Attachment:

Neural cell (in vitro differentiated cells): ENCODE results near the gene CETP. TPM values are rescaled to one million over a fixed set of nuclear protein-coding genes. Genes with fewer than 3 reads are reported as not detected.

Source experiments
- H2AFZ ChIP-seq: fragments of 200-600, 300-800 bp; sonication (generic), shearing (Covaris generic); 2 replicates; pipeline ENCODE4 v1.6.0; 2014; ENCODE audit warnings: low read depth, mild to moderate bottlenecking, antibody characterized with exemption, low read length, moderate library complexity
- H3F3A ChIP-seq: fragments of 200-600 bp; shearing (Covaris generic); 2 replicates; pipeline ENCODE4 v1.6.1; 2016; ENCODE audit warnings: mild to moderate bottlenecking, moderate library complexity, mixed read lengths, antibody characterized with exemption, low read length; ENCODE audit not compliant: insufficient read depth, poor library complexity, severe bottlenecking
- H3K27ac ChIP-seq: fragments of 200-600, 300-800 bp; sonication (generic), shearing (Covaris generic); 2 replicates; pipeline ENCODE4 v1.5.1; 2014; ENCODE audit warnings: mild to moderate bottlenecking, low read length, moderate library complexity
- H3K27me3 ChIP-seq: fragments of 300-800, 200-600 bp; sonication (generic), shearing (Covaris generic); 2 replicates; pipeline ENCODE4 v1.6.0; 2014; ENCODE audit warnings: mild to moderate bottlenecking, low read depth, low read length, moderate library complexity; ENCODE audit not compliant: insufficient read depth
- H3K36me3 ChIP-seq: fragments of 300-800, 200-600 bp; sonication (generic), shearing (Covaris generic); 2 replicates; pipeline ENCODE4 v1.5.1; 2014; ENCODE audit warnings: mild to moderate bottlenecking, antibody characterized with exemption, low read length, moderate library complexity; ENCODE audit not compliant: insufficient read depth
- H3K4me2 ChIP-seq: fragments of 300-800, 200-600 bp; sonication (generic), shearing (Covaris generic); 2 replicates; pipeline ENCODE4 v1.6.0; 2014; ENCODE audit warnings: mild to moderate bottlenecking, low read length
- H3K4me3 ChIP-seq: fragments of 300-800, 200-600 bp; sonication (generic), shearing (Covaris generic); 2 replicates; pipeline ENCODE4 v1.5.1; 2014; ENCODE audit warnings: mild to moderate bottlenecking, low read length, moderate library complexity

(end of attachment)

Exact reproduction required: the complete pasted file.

Neural cell (in vitro differentiated cells): ENCODE results near the gene CETP. TPM values are rescaled to one million over a fixed set of nuclear protein-coding genes. Genes with fewer than 3 reads are reported as not detected.

Source experiments
- H2AFZ ChIP-seq: fragments of 200-600, 300-800 bp; sonication (generic), shearing (Covaris generic); 2 replicates; pipeline ENCODE4 v1.6.0; 2014; ENCODE audit warnings: low read depth, mild to moderate bottlenecking, antibody characterized with exemption, low read length, moderate library complexity
- H3F3A ChIP-seq: fragments of 200-600 bp; shearing (Covaris generic); 2 replicates; pipeline ENCODE4 v1.6.1; 2016; ENCODE audit warnings: mild to moderate bottlenecking, moderate library complexity, mixed read lengths, antibody characterized with exemption, low read length; ENCODE audit not compliant: insufficient read depth, poor library complexity, severe bottlenecking
- H3K27ac ChIP-seq: fragments of 200-600, 300-800 bp; sonication (generic), shearing (Covaris generic); 2 replicates; pipeline ENCODE4 v1.5.1; 2014; ENCODE audit warnings: mild to moderate bottlenecking, low read length, moderate library complexity
- H3K27me3 ChIP-seq: fragments of 300-800, 200-600 bp; sonication (generic), shearing (Covaris generic); 2 replicates; pipeline ENCODE4 v1.6.0; 2014; ENCODE audit warnings: mild to moderate bottlenecking, low read depth, low read length, moderate library complexity; ENCODE audit not compliant: insufficient read depth
- H3K36me3 ChIP-seq: fragments of 300-800, 200-600 bp; sonication (generic), shearing (Covaris generic); 2 replicates; pipeline ENCODE4 v1.5.1; 2014; ENCODE audit warnings: mild to moderate bottlenecking, antibody characterized with exemption, low read length, moderate library complexity; ENCODE audit not compliant: insufficient read depth
- H3K4me2 ChIP-seq: fragments of 300-800, 200-600 bp; sonication (generic), shearing (Covaris generic); 2 replicates; pipeline ENCODE4 v1.6.0; 2014; ENCODE audit warnings: mild to moderate bottlenecking, low read length
- H3K4me3 ChIP-seq: fragments of 300-800, 200-600 bp; sonication (generic), shearing (Covaris generic); 2 replicates; pipeline ENCODE4 v1.5.1; 2014; ENCODE audit warnings: mild to moderate bottlenecking, low read length, moderate library complexity